I then received the news that my grandmother had suffered a seizure at home, needed to be resuscitated and was then taken to hospital where she had another seizure and had to be brought back a second time. She's since been sent back home with medication but no one has given a diagnosis and she has a follow up appointment with a neurologist in October. Upon receipt of that news, I had a full brown break down in the middle of the office as a teary eyed mess. I'm still not proud of it (but if you keep reading you'll notice pride is a recurring theme here).
Thankfully, I had the following week booked off for my daughter's second birthday. The timing was sheer coincidence but I was thankful for it. We tried to book an appointment with a doctor as both my partner and my bosses were concerned, however this was right around the time of Robin William's unfortunate suicide. Reading between the lines, I think the NHS were getting a lot of calls from people about stress and depression and they weren't sure who to take seriously. Regardless, instead of pushing them I figured, hey, I had time off and I'd be able to relax, get everything out of my system. The second I returned to work I knew I was wrong. I called the doctor's surgery back, persisted, and managed to get an appointment for that same afternoon.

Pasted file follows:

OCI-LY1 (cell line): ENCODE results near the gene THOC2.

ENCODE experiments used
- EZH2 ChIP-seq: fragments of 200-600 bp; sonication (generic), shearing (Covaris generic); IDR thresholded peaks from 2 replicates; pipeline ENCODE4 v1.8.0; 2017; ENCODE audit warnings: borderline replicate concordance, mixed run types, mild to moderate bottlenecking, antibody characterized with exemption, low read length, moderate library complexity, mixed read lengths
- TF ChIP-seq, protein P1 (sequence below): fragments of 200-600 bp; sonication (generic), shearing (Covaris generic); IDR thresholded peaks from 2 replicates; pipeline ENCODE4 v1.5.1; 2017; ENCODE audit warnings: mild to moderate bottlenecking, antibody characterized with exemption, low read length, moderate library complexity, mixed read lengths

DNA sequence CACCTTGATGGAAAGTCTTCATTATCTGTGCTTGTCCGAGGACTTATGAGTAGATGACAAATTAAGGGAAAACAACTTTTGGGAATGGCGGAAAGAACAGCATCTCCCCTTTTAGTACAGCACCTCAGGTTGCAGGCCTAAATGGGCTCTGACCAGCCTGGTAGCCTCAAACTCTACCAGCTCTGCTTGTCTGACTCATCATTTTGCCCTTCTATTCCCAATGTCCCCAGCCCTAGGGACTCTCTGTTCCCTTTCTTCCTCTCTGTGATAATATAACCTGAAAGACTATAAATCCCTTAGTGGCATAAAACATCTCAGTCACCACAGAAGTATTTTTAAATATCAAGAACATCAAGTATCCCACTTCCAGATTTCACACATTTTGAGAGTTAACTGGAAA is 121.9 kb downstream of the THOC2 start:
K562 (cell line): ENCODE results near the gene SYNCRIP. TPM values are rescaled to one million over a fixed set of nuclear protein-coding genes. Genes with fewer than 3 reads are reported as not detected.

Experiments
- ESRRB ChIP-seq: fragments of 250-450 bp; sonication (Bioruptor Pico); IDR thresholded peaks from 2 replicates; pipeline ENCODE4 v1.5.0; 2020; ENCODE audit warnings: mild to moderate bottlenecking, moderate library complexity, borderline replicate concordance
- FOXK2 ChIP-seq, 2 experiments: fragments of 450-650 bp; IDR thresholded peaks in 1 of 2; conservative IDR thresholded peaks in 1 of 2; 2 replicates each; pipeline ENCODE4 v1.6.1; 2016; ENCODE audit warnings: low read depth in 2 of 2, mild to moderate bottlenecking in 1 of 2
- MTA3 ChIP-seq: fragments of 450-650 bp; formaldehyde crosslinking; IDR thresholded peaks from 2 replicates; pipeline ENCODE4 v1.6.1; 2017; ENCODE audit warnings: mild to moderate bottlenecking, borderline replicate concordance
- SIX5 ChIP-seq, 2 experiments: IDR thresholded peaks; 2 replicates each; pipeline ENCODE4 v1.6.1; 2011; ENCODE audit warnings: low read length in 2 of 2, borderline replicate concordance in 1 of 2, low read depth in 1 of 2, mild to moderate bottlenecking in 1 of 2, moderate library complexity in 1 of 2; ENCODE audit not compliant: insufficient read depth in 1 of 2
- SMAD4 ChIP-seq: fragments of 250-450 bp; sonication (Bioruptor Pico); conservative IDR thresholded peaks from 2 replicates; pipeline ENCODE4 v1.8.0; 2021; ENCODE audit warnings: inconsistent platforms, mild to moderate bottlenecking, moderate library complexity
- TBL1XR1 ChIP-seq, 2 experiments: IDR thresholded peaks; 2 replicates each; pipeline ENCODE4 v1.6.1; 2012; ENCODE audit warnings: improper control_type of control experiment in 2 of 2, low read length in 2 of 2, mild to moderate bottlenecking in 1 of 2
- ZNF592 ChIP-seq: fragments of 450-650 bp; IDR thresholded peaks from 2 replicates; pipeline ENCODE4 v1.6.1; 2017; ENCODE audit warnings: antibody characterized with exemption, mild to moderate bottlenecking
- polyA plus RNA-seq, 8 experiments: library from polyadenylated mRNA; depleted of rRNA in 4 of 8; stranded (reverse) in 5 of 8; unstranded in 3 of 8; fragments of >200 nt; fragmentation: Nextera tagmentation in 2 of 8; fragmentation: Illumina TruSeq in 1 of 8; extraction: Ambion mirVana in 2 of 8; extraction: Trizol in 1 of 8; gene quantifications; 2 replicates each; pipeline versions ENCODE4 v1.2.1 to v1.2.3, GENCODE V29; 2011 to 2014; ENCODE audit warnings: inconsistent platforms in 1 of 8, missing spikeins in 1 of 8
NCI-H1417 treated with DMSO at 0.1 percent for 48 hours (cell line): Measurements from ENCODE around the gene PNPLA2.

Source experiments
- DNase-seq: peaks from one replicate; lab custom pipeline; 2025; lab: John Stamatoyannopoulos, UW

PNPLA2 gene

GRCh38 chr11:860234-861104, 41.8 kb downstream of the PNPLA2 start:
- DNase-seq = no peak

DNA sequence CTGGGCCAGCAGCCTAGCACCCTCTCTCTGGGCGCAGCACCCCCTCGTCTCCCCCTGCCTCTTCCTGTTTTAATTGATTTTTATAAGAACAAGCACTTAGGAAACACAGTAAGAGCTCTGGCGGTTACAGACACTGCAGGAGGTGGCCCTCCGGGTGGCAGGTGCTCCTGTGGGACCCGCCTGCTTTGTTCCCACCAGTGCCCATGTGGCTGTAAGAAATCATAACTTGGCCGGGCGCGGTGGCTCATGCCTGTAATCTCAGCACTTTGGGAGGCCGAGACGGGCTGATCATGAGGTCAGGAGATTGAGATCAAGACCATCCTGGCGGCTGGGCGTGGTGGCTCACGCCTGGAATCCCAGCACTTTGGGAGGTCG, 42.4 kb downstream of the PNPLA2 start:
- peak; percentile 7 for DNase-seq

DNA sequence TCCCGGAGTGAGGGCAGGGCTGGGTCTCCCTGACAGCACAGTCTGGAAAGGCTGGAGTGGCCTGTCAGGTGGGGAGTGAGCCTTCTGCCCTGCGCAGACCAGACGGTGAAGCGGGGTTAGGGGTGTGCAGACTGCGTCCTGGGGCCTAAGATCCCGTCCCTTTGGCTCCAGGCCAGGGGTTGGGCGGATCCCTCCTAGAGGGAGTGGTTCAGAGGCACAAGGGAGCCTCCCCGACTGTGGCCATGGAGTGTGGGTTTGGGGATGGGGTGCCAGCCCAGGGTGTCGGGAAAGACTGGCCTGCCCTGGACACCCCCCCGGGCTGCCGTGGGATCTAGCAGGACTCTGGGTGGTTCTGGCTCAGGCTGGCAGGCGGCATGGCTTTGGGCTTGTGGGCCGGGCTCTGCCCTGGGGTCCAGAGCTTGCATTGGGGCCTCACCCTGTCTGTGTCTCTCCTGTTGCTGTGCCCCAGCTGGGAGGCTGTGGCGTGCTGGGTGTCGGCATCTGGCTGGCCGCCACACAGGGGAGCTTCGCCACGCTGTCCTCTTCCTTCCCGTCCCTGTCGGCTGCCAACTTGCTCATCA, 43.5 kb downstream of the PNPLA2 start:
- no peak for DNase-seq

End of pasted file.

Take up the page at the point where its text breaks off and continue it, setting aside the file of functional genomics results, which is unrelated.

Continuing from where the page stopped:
I spoke with the doctor, but due to male pride, a stubborn nature and not wanting to show any signs of "weakness" (traits that unfortunately appear in every male of the family) I was somewhat reserved. The doctor diagnosed me with stress and anxiety, but thankfully gave me the all clear for depression. He suggested signing me off from work. I declined due to the same reasons outlined at the start of this paragraph, alongside concerns as to what being signed off would mean for my job security and potential progression opportunities. "He can't cope with what he's doing now, why would we promote him?" was the phrase that kept going through my head.
In addition to that, I knew that every time we had lost someone, we had felt the strain even more. I didn't want to go away and take care of myself because it meant putting some of my colleagues under even more pressure. Even then, they couldn't reallocate all of my work while I was gone. We can't cope with the headcount we have now, never mind coping without me! As egotistical as it sounds, I felt it would be selfish to allow myself to be signed off and let the team down, almost as if I believed they couldn't function if I were not there.